Acute myelogenous leukemia (AML) cells represent a state of impaired differentiation, enhanced growth and survival of the myeloid progenitors. The tight correlation between cytogenetic alterations and response to therapy is indicative of a cause and effect relationship between the genotype and the disease phenotype. Acquired partial or complete deletion of the long arm of chromosome 7 (7q- or -7) seen in 22% of AML cases, constitutes the most common Cytogenetic anomaly and is associated with poor prognosis. The limits of the interstitial 7q deletions may vary from patient to patient, however there are critical regions of overlap that are consistently deleted. We hypothesize an important role for conversion to hemizygosity at these loci in the evolution of the abnormal phenotype. The studies described here are aimed at understanding the biology and clinical course of the disease in patients with poor prognosis. Our investigations will aim at: l) Molecular delineation of the critical regions of loss in chromosome 7 by loss of heterozygosity analyses; 2) Isolation of genomic clones for the critical loci from a normal human genomic library in Yeast Artificial Chromosome vector; 3) Long range restriction map of the clones isolated in #2 and search for rearrangements of the critical loci in poor prognosis patients; 4) a) Determination of the stage of myeloid maturation at which the anomalies of chromosomes 5 and 7 occur; and b) Comparison of growth factor and chemotherapy response in vitro and in vivo of patients with poor prognosis. A correlation will be made between the genotype of chromosomes 5 and 7 loci and the response to therapy. These studies will provide clues on the molecular mechanisms underlying the refractoriness seen in patients with abnormalities of chromosome 5 and 7.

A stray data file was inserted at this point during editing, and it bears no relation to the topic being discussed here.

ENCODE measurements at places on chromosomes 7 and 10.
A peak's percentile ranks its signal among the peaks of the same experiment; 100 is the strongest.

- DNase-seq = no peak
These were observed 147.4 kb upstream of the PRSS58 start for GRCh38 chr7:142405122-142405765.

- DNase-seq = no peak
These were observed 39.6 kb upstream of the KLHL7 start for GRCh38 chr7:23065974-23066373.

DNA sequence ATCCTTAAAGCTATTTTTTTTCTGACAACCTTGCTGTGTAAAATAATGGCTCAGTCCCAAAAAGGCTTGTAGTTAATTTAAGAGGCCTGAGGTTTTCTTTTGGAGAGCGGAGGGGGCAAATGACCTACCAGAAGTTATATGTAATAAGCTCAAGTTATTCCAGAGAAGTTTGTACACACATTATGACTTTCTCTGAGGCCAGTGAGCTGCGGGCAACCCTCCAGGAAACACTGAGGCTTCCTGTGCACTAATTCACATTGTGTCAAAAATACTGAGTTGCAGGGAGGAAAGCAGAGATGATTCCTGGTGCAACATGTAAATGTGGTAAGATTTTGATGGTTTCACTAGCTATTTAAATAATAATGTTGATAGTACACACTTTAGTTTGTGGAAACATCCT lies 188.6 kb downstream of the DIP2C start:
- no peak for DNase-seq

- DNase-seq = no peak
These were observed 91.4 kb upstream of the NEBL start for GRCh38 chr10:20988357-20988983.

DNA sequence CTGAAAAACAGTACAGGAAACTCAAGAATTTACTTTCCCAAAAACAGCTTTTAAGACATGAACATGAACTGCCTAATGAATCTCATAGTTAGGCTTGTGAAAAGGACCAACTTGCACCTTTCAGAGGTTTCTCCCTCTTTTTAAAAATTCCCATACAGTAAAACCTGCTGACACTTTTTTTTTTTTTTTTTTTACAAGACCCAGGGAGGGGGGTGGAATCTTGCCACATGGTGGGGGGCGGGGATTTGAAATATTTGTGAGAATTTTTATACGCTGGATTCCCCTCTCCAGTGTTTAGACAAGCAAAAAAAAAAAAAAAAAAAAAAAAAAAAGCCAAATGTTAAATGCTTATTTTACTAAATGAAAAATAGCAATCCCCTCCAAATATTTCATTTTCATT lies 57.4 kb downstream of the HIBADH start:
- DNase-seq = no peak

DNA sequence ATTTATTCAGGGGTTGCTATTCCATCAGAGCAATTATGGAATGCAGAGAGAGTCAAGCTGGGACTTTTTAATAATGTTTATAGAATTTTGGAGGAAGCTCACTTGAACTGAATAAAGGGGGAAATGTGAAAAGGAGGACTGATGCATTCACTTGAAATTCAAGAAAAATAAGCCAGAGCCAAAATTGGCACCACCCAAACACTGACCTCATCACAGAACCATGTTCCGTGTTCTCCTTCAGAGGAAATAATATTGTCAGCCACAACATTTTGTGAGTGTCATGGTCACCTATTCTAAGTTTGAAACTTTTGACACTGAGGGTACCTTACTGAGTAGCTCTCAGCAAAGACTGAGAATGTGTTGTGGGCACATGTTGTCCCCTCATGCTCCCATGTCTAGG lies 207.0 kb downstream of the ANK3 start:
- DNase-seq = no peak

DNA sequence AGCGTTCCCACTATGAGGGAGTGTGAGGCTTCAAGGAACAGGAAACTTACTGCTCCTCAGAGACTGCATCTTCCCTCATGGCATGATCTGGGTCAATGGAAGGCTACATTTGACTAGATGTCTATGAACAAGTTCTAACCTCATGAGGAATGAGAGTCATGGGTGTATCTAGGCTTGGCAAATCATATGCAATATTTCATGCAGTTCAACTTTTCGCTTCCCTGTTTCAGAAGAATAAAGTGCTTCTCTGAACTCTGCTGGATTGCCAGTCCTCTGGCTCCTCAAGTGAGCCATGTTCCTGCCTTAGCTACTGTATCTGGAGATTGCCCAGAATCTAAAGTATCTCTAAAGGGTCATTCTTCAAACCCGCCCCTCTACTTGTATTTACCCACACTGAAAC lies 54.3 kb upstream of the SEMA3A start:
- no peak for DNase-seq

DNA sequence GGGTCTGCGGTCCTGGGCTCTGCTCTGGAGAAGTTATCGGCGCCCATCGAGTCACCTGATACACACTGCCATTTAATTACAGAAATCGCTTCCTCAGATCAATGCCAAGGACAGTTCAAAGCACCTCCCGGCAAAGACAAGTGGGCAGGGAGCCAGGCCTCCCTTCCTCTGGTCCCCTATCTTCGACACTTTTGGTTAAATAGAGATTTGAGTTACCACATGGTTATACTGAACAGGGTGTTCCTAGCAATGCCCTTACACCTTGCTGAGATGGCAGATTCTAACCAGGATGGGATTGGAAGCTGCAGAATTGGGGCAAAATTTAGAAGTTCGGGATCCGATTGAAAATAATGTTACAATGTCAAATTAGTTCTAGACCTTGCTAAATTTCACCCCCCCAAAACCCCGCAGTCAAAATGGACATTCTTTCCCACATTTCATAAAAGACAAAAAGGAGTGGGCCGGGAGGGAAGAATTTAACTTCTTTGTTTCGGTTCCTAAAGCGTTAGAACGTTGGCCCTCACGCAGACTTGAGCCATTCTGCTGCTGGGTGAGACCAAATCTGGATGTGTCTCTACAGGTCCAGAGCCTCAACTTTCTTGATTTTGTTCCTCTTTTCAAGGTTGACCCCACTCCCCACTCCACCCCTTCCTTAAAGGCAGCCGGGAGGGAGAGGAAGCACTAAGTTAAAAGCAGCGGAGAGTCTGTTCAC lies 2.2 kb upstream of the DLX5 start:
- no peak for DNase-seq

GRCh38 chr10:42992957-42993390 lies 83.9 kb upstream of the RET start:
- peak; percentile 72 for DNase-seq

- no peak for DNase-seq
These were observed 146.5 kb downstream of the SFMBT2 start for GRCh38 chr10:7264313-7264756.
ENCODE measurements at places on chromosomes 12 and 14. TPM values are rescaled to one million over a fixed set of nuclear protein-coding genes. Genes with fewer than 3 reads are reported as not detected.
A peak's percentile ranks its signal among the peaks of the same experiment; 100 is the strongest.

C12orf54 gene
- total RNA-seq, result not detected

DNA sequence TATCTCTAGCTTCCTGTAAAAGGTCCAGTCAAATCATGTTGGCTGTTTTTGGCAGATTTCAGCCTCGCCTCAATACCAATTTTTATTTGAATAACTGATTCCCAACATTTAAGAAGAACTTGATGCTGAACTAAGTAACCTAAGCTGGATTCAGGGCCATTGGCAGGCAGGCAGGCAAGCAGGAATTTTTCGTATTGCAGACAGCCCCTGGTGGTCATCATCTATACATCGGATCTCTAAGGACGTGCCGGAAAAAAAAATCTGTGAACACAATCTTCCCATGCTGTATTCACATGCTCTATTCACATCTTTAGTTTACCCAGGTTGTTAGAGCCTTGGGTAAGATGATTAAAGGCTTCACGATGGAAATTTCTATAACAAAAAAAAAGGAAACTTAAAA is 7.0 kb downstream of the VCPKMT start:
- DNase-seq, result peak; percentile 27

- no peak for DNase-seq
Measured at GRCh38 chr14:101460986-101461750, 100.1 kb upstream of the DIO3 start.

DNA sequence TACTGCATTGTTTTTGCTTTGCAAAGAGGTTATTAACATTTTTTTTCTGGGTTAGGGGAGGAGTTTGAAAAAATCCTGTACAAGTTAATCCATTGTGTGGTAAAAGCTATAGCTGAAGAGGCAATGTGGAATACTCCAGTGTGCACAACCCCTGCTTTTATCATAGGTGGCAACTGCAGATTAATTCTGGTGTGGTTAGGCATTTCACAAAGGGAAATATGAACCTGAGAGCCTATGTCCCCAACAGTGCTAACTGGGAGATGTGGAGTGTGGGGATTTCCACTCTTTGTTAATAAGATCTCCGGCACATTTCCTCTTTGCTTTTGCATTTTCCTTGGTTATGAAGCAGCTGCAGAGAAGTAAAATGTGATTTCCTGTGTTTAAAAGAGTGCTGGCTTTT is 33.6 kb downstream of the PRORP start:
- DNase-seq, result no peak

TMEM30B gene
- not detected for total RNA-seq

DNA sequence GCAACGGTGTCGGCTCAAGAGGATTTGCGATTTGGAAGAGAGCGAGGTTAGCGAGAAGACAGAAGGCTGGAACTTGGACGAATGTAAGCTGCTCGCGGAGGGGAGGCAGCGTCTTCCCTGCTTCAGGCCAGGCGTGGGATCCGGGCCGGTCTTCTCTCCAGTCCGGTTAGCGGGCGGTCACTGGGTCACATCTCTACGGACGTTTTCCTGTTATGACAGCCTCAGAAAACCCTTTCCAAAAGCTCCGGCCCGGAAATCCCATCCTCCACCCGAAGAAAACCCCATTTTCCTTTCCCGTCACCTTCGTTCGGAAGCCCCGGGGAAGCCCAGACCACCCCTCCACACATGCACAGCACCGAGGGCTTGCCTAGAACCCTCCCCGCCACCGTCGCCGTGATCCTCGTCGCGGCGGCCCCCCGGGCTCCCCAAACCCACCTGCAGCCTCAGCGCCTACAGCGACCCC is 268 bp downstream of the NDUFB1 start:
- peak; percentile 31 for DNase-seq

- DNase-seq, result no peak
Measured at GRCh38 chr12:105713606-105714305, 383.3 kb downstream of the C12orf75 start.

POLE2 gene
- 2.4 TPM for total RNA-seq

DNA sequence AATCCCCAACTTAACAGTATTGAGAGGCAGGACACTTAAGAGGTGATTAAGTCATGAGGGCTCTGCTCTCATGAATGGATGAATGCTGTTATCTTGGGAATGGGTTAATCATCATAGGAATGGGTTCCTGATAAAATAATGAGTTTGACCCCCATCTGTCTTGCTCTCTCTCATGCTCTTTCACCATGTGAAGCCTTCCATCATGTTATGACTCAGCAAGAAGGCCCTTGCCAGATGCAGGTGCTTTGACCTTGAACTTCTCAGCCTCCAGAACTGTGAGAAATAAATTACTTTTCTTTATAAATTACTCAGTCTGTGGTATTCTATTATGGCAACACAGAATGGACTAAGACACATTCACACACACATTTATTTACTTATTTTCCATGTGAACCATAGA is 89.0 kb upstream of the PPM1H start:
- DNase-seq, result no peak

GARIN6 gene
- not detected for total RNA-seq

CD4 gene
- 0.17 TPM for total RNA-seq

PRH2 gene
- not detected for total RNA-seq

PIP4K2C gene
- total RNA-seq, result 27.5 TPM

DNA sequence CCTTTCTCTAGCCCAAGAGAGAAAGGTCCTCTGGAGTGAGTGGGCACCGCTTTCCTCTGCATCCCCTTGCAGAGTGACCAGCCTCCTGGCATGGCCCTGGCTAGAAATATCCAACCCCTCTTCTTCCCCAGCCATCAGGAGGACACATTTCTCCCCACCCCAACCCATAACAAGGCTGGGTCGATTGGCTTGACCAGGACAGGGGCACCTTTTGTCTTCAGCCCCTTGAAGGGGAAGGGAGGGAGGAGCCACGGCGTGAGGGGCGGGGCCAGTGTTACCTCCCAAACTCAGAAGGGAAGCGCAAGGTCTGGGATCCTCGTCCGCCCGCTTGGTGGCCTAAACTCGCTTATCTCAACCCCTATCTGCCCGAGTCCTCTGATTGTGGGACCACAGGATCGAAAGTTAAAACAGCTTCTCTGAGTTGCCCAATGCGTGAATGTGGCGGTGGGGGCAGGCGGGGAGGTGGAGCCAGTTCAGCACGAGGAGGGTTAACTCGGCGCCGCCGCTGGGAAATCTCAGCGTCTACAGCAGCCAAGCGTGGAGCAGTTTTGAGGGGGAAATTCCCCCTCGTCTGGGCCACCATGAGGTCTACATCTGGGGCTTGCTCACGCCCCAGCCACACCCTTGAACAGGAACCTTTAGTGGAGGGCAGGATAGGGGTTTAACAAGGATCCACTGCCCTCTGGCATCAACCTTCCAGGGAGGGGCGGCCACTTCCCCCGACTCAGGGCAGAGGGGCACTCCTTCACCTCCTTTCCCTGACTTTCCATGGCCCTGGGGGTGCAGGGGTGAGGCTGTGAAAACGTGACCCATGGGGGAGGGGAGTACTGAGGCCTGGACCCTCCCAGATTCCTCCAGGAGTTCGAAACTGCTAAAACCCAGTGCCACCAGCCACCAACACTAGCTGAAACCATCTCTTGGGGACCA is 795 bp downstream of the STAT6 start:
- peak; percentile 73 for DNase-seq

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University of Texas MD Anderson Cancer Center
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